Luther, in the familiar narrative of protecting the ‘damsel in distress’ (Allison) and upholding patriarchal duty by following his father’s wishes, locks Vanya in a cell. In typical superhero narratives, these actions are construed as desirable by fans as well as in the progression of the storyline. In an atypical show like The Umbrella Academy, this is not the case. For most fans, this action spawned multiple subreddits and YouTube comments dedicated to hating Luther. His actions were read as a foolishly subscribing to his father’s model of the world, which preaches patriarchal control over ‘untameable’ feminine strength. Within the universe of The Umbrella Academy, this action ultimately causes Vanya to enter a raging fugue that causes their childhood home (and ultimately the world) to get destroyed.
What is significant is that as Vanya proceeds to destroy the world around her, she is completely silent, not speaking once in the entire episode. Allison, having lost her voice, never speaks either. This is in complete opposition to the first principle of the Bechdel Test, which requires two female characters to at least speak. Yet despite their silence, Vanya’s raging frenzy and Allison’s deep understanding (which ultimately stops her anger) typify two expressions of female power, which ring louder than words can.
That the power of these wordless interactions of women is side-lined is repeatedly highlighted in the episode. Even when Allison silently insists that her brothers’ attempt to ambush and force Vanya into “calming down” (in a typical display of masculine strength) will not work, her voice is drowned out. That her reaching out to Vanya is ultimately what stops her provides a viable alternative to the narrative of aggression-as-solution present across the superhero genre.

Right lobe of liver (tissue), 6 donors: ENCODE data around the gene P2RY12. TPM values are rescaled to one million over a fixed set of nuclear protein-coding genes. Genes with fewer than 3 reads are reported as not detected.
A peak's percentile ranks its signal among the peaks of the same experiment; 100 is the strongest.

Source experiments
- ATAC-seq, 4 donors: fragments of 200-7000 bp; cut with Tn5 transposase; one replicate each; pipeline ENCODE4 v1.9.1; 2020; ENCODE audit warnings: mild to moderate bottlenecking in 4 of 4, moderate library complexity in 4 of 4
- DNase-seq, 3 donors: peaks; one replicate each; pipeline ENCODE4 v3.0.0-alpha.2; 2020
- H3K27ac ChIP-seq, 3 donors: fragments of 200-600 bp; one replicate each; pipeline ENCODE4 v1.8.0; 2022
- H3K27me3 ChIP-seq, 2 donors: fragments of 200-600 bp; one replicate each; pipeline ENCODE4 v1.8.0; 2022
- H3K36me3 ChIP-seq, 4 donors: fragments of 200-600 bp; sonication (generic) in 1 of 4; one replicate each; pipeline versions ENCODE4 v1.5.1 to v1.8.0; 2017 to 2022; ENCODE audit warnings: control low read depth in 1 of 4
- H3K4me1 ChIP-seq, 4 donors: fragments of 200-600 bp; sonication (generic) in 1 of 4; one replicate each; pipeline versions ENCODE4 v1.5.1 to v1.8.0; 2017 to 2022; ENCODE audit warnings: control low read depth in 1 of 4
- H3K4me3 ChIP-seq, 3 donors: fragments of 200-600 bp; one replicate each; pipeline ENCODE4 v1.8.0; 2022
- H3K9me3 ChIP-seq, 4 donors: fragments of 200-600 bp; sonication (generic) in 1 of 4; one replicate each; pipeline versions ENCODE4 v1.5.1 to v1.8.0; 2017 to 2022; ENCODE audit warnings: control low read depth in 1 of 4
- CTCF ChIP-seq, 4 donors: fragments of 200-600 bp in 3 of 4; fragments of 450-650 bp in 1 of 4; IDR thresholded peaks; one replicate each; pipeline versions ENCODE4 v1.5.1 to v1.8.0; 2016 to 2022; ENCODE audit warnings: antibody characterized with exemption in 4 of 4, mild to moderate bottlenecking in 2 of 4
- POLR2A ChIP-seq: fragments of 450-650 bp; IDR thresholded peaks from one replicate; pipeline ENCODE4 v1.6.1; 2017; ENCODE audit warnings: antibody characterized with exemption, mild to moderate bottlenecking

Challenging the Bechdel Test
Despite the wide use of the Bechdel Test to assess films, it has been repeatedly criticised for not always resulting in a feminist list of films, because of its emphasis on quantitative rather than qualitative metrics. For example, Fifty Shades of Grey, which is arguably less feminist than Mad Max: Fury Road, makes the cut for the Bechdel Test, while the latter does not. Using this as a standard of reading films, while useful, is nonetheless uncomprehensive.
The Umbrella Academy raises questions by eliminating the most basic of Bechdel tenets: the speaking female.
In its absence, it still makes powerful statements about female power, masculine aggression and sisterhood, in both the series-verse and real life, where female voices are drowned out and controlled. Yet women have historically found ways of communication and bonding based on complex emotional experiences, even when it is wordless. By creating Vanya’s and Allison’s narrative, the show emphasises the power and importance of precisely this.